It’s important to realize the limitations of this, though. If you suspect that what you’re experiencing might be disordered eating, bring it up with your doctor or a therapist. They’ll be able to give you qualified, personalized advice and help you get back to being healthy.

2. Define what your needs are

“The most common stressors I am seeing in clients in 2021 is how to navigate returning to a social life post-pandemic,” says therapist Hannah Tishman, LCSW. “Clients are often reporting difficulty saying no to opportunities after not having had access to socializing for so long due to the pandemic. However, clients are becoming overwhelmed by this drastic change from not socializing to too much socializing, leading to an imbalance and exhaustion.” 

To combat this, Tishman recommends asking yourself what your needs are and accepting or rejecting opportunities based on those needs. By doing this, you no longer have to feel the pressure of saying “yes” to everything.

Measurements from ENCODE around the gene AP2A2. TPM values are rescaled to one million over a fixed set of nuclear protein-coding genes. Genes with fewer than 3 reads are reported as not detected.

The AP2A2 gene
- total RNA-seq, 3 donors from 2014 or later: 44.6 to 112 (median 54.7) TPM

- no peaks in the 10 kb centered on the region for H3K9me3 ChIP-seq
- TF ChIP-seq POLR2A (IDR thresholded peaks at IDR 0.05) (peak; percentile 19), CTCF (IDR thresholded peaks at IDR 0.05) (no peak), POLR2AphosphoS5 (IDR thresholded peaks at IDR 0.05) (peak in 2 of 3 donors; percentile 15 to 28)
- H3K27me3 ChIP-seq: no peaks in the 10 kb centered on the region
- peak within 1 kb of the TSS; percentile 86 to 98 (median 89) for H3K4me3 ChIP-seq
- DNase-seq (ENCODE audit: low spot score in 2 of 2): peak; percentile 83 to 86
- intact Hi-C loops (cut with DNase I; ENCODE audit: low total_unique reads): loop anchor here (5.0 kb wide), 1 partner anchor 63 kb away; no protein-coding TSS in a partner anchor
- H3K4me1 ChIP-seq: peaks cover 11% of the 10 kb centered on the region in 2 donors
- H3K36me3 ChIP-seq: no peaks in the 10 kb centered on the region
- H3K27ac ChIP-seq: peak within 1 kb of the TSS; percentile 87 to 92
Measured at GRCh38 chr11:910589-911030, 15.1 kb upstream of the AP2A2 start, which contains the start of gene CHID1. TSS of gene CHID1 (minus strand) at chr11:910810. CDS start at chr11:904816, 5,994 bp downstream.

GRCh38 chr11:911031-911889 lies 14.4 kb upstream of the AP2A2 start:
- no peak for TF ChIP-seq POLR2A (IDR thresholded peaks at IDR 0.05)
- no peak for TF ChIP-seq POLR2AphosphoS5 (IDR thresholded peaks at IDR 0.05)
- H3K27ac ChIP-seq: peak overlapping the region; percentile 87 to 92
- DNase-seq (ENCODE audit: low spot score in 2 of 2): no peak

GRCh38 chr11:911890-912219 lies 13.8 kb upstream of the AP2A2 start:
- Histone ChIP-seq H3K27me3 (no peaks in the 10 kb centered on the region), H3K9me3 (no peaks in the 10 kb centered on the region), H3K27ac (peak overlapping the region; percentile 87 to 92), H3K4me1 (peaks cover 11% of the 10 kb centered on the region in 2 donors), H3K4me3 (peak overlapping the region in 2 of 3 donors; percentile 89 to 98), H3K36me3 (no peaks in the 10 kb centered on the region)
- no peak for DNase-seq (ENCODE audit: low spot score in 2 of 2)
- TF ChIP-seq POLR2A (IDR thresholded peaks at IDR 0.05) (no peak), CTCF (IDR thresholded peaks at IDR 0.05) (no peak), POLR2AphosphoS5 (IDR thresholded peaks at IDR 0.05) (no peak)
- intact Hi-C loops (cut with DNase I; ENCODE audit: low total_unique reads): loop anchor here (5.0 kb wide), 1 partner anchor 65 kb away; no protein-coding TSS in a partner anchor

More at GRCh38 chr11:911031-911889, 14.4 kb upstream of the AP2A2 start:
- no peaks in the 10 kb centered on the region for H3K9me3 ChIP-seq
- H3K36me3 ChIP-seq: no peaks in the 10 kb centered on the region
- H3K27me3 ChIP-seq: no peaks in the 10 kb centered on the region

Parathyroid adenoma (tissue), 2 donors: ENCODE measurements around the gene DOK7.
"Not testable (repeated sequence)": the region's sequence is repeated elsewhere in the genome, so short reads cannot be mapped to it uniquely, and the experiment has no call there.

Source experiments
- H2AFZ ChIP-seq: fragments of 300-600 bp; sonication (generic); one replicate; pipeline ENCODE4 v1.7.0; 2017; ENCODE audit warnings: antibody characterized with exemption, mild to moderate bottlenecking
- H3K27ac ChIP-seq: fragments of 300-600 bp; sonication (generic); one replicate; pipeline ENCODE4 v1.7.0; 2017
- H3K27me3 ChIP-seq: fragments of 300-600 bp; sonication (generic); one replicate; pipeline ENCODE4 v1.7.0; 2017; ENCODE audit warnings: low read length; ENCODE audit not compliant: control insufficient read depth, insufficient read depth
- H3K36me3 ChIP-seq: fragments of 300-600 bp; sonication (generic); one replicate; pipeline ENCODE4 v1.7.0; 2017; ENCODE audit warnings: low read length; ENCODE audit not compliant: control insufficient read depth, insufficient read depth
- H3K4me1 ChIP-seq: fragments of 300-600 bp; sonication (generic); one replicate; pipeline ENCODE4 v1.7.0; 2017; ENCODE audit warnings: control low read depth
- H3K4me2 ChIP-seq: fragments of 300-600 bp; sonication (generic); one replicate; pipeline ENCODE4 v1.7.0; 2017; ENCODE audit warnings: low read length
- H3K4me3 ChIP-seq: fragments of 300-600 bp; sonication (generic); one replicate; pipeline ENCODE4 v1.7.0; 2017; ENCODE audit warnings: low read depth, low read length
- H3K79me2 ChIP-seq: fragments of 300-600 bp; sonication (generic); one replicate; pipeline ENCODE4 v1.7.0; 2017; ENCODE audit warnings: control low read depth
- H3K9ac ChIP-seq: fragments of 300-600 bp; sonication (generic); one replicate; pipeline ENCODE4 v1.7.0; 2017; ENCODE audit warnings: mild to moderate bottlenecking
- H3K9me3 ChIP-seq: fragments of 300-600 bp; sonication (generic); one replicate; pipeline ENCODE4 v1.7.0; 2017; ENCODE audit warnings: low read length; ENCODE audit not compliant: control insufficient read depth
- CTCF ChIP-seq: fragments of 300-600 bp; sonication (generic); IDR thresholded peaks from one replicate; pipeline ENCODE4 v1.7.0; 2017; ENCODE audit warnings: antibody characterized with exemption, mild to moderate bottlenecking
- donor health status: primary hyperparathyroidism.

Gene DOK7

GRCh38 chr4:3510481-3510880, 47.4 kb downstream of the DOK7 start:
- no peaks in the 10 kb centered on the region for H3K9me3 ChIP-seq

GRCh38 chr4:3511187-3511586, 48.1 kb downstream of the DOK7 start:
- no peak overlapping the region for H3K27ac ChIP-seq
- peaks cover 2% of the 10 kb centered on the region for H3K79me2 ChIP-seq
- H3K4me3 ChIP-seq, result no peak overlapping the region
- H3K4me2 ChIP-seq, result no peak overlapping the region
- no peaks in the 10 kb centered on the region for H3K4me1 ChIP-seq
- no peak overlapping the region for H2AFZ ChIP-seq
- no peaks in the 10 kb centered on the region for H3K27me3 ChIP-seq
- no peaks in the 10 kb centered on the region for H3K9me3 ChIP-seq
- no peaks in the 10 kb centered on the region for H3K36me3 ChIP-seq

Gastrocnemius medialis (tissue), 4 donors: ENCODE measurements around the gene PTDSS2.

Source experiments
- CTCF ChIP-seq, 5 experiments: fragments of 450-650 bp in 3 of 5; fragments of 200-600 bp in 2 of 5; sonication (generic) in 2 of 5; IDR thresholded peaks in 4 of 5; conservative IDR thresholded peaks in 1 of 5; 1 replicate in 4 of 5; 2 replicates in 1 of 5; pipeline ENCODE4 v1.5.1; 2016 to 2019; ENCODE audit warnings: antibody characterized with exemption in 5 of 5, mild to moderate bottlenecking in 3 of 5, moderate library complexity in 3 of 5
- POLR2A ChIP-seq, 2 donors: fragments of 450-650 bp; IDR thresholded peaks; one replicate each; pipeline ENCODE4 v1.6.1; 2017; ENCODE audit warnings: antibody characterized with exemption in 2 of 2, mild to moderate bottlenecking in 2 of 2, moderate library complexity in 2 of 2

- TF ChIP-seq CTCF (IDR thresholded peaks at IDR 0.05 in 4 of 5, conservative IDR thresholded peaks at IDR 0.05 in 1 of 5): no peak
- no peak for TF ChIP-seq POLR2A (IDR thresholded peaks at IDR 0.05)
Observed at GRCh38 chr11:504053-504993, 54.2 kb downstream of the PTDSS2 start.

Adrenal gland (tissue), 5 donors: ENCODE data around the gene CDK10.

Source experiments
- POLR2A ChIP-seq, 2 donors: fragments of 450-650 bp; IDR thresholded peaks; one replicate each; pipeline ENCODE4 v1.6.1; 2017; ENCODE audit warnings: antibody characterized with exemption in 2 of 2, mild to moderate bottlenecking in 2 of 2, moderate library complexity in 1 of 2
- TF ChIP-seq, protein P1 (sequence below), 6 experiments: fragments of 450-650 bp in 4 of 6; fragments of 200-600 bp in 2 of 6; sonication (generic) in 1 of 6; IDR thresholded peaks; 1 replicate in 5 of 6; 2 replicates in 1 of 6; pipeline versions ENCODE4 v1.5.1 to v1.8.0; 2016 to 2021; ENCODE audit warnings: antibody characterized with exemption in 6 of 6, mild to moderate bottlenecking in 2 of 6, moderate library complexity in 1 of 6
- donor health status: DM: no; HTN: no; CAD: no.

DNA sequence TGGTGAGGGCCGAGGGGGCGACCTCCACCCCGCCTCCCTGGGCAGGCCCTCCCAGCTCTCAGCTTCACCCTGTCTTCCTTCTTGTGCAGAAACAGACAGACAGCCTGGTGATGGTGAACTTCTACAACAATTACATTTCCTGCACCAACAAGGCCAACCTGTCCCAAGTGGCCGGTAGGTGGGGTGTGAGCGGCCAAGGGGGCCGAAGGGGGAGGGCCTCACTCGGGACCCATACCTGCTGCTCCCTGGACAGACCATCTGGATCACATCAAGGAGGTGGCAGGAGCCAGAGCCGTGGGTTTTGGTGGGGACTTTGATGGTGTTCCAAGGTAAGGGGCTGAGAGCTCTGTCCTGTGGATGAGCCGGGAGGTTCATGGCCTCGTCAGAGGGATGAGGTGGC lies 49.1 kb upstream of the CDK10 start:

3. Find balance with the plate metaphor

If you’re finding yourself overcommitting to social events or overworking at your job, listen to these words of wisdom from burnout and stress management coach Ellyn Schinke

“I encourage my clients to think about their life, their time and their bandwidth like a plate and to ask themselves if they're putting more on their plate than they can support,” she says. “Some of us have really strong foundations made out of concrete, and others of us have foundations made out of cardboard. What often happens is we pile on obligations, and either our flimsy foundations can't take the weight, or there just isn't enough room to accommodate everything. So, you have to make adjustments. You have to take things off your plate when you're clearly folding or breaking under the weight of your responsibilities—and you have to have some self-compassion in doing so.”

So if you see someone else taking on more than you are, that’s okay. Maybe they just have more room on their plate.